Time to get pumped, people! The 2015 WNBA finals are starting this Sunday, Oct. 4, and as always they promise to be exciting in the extreme. This is naturally also a great time for anyone who isn't normally a women's basketball fan to give the sport a try and see how they like it. Because if the finals can't convince you how awesome the WNBA is, nothing will, right? So naturally, if you are a newbie going into the finals, there are a few things you should know.
The WNBA doesn't get as much attention as its male counterpart, which is a shame. Founded in 1996, the league has struggled over the years to stay visable, but it has slowly grown from eight teams at the founding to 12 teams today. And even though it doesn't get nearly as much ESPN screen time or as much attention from sports commentators, it still has a dedicated fan base — and it's easy to see why. The league and its players are pretty amazing.
So if you're a newbie WNBA viewer and you want to tune into the final, what are the things you should know going in? Don't worry — I've got you covered. You just break out the drinks and snacks and get ready to watch.
Who Are The Teams?
The Indiana Fever were the number three seed going to the playoffs, but they still weren't favored to make it to the finals. Nevertheless, they managed to beat both the Chicago Sky and the New York Liberty, ranked number two and number one in the Eastern conference respectively, and became Eastern conference champions and a surprisingly strong contender for the final.
The team is known for their skilled and tough defense, and for rarely turning over the ball. They had a new head coach this year, Stephanie White, who is the youngest head coach in WNBA, but she's shown herself to be more than capable of handling the team.
This is the Lynx's fourth finals in five years, and they won the championship in 2011 and 2013. They were the number one seed in the Western conference this year, so it's no surprise they've once again made it to the finals. The team has struggled with injuries this season, but they certainly look strong going into the finals.
Interestingly, the Lynx and the Fever also played in the 2015 final, with Indiana winning the title; many of the top players are still the same on both teams, too, meaning this match has a definite sense of deja vu to it. Will history repeat itself with an Indiana victory? Or will the Lynx have their revenge?
Who Are The Players To Watch?
There are a lot of very talented players on both teams — if there weren't, they obviously wouldn't have made it this far. But here are a couple of players from each team to keep your eye on as you watch.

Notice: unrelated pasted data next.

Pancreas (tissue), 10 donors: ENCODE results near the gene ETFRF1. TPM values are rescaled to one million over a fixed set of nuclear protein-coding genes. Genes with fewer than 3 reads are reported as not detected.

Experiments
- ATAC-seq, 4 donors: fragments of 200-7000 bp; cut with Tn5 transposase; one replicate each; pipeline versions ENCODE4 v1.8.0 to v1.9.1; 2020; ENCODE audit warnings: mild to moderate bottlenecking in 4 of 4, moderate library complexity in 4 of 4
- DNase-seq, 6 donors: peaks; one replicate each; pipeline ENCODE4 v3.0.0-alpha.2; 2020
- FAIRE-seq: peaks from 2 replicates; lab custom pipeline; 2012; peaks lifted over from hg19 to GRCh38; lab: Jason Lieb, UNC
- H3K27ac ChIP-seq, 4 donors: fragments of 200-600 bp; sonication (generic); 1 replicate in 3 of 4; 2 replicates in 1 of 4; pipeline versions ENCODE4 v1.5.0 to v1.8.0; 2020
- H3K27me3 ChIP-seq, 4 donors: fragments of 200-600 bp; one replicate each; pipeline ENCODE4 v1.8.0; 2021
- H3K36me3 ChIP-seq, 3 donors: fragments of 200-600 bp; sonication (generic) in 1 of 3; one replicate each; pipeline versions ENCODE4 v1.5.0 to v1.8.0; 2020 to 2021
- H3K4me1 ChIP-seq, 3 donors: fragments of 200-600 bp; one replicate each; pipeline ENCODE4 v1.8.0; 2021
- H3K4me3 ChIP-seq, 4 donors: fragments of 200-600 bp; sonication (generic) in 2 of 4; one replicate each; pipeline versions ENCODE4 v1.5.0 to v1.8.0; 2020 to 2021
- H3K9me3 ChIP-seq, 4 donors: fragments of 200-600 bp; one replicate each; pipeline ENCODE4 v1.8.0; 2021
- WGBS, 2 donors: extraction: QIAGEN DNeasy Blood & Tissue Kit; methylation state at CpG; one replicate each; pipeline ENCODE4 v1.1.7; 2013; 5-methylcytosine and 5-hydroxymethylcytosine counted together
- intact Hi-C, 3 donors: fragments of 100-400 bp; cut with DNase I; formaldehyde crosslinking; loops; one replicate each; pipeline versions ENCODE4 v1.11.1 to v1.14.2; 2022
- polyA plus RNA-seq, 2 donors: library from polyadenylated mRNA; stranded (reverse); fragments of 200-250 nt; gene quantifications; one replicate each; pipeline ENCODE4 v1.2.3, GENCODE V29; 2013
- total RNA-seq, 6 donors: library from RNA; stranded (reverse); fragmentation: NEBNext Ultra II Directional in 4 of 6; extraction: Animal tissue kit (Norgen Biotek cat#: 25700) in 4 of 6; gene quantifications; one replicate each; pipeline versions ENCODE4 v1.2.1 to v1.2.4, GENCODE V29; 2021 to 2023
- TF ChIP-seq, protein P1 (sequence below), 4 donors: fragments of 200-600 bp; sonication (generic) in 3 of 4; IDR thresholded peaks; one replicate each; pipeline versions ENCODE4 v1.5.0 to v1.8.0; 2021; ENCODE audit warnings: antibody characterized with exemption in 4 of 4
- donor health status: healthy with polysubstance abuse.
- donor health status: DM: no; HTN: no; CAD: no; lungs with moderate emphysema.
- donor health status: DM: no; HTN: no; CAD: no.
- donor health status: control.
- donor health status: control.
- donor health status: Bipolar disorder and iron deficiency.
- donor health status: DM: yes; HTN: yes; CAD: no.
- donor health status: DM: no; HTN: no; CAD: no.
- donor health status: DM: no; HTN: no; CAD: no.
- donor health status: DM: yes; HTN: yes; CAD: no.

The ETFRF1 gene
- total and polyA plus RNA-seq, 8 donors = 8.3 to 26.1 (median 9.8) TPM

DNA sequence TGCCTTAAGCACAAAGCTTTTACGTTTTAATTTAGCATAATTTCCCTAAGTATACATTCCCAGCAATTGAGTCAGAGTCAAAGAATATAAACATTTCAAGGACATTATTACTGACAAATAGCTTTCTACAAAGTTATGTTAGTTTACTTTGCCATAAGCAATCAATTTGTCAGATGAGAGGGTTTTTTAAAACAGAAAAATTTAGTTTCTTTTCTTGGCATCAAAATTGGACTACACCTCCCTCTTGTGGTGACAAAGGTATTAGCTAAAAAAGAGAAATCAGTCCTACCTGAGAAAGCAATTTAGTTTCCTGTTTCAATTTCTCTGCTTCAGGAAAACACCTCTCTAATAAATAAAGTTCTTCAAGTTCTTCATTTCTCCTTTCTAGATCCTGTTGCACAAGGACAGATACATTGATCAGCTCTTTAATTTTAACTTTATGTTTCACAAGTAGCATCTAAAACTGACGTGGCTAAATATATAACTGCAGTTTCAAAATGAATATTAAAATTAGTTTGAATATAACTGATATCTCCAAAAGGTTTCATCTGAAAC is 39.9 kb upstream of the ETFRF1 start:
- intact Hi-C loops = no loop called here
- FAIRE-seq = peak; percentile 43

Catchings is a forward for the Fever, a 10-time All Star, and a long-time star in general. She has an impressive list of awards and records behind her, and she leads her team well — as their 2012 championship and their recent, unexpected victory over New York can attest. Watching her play is always enjoyable.
January, a point guard for the Fever, was the team's third leading scorer during their championship 2012 season, and is one of the best defensive players in the league this year. Keep your eye on her during the final.
Forward Maya Moore was the number one draft pick in 2011 and has been a key part of the Minnesota Lynx ever since. In the conference against the Mercury she scored 40 points, including the game-winning free throw. She's a relentless force to be reckoned with on the court and a treat to watch.
Although Moore often steals the show on the team, Augustus is definitely a player worth paying attention to on the court as well. She been a guard and forward for the Lynx since 2006 and is impressive on both offense and defense.
So How Do The Finals Work?
The WNBA finals are a "best of five" series, so the two teams will play three to five games. The first game will be on Sunday.
How Can You Watch?
If there were any justice in this world, the WNBA finals would be a primetime event on ESPN and given as much time, attention, and on-air hype as the men's finals, but alas, we do not live in that world. So how can you watch? Well, the good news is that the finals are broadcast. The first game will be on ABC, and the rest of the games, no matter how many there are, will be broadcast on ESPN2. You can also watch both channels live online through their websites here and here, if you'd rather stream the games online.
The full schedule is as follows:
Game 1: Sunday, Oct. 4 at 3 p.m.
Game 2: Tuesday, Oct. 6 at 8 p.m.
Game 3: Friday, Oct. 9 at 8 p.m.
Game 4: Sunday, Oct. 11 at 8 p.m. (If Necessary)
Game 5: Wednesday, Oct. 14 at 8 p.m. (If Necessary)
Happy viewing, everyone!